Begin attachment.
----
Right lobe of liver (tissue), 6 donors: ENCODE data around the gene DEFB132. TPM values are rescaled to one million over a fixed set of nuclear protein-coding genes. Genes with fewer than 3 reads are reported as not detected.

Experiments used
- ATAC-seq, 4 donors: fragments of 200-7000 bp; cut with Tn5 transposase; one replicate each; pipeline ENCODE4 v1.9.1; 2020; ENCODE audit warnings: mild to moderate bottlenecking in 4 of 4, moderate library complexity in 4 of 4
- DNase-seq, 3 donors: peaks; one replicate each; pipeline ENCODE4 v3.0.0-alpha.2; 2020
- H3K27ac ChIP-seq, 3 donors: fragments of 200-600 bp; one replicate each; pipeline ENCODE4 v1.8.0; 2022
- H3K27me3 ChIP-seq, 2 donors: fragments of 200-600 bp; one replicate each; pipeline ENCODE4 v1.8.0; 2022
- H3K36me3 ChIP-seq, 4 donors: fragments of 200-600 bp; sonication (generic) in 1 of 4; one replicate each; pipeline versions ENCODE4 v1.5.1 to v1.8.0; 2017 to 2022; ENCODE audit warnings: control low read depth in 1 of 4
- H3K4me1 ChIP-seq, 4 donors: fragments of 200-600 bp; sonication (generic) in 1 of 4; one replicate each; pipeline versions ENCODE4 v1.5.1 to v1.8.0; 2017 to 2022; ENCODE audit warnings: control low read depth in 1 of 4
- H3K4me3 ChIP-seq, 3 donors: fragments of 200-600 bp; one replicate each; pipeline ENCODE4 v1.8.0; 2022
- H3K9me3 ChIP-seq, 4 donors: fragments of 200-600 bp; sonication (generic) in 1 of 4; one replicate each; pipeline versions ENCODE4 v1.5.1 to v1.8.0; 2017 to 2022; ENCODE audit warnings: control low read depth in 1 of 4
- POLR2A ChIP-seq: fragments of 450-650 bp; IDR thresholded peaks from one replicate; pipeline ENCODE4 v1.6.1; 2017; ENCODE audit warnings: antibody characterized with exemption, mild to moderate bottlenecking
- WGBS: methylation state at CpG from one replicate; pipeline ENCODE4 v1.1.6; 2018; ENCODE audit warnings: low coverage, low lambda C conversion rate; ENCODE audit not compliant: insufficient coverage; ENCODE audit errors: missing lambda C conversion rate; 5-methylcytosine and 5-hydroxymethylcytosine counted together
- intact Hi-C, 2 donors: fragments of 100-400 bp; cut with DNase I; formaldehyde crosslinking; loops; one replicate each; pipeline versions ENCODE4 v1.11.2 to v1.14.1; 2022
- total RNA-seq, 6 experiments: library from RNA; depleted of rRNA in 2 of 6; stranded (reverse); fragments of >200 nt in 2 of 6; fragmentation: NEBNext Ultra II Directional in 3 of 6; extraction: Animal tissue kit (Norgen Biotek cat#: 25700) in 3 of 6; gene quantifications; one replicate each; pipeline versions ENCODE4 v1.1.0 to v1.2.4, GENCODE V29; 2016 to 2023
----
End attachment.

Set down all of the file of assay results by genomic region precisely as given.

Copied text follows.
Right lobe of liver (tissue), 6 donors: ENCODE data around the gene DEFB132. TPM values are rescaled to one million over a fixed set of nuclear protein-coding genes. Genes with fewer than 3 reads are reported as not detected.

Experiments used
- ATAC-seq, 4 donors: fragments of 200-7000 bp; cut with Tn5 transposase; one replicate each; pipeline ENCODE4 v1.9.1; 2020; ENCODE audit warnings: mild to moderate bottlenecking in 4 of 4, moderate library complexity in 4 of 4
- DNase-seq, 3 donors: peaks; one replicate each; pipeline ENCODE4 v3.0.0-alpha.2; 2020
- H3K27ac ChIP-seq, 3 donors: fragments of 200-600 bp; one replicate each; pipeline ENCODE4 v1.8.0; 2022
- H3K27me3 ChIP-seq, 2 donors: fragments of 200-600 bp; one replicate each; pipeline ENCODE4 v1.8.0; 2022
- H3K36me3 ChIP-seq, 4 donors: fragments of 200-600 bp; sonication (generic) in 1 of 4; one replicate each; pipeline versions ENCODE4 v1.5.1 to v1.8.0; 2017 to 2022; ENCODE audit warnings: control low read depth in 1 of 4
- H3K4me1 ChIP-seq, 4 donors: fragments of 200-600 bp; sonication (generic) in 1 of 4; one replicate each; pipeline versions ENCODE4 v1.5.1 to v1.8.0; 2017 to 2022; ENCODE audit warnings: control low read depth in 1 of 4
- H3K4me3 ChIP-seq, 3 donors: fragments of 200-600 bp; one replicate each; pipeline ENCODE4 v1.8.0; 2022
- H3K9me3 ChIP-seq, 4 donors: fragments of 200-600 bp; sonication (generic) in 1 of 4; one replicate each; pipeline versions ENCODE4 v1.5.1 to v1.8.0; 2017 to 2022; ENCODE audit warnings: control low read depth in 1 of 4
- POLR2A ChIP-seq: fragments of 450-650 bp; IDR thresholded peaks from one replicate; pipeline ENCODE4 v1.6.1; 2017; ENCODE audit warnings: antibody characterized with exemption, mild to moderate bottlenecking
- WGBS: methylation state at CpG from one replicate; pipeline ENCODE4 v1.1.6; 2018; ENCODE audit warnings: low coverage, low lambda C conversion rate; ENCODE audit not compliant: insufficient coverage; ENCODE audit errors: missing lambda C conversion rate; 5-methylcytosine and 5-hydroxymethylcytosine counted together
- intact Hi-C, 2 donors: fragments of 100-400 bp; cut with DNase I; formaldehyde crosslinking; loops; one replicate each; pipeline versions ENCODE4 v1.11.2 to v1.14.1; 2022
- total RNA-seq, 6 experiments: library from RNA; depleted of rRNA in 2 of 6; stranded (reverse); fragments of >200 nt in 2 of 6; fragmentation: NEBNext Ultra II Directional in 3 of 6; extraction: Animal tissue kit (Norgen Biotek cat#: 25700) in 3 of 6; gene quantifications; one replicate each; pipeline versions ENCODE4 v1.1.0 to v1.2.4, GENCODE V29; 2016 to 2023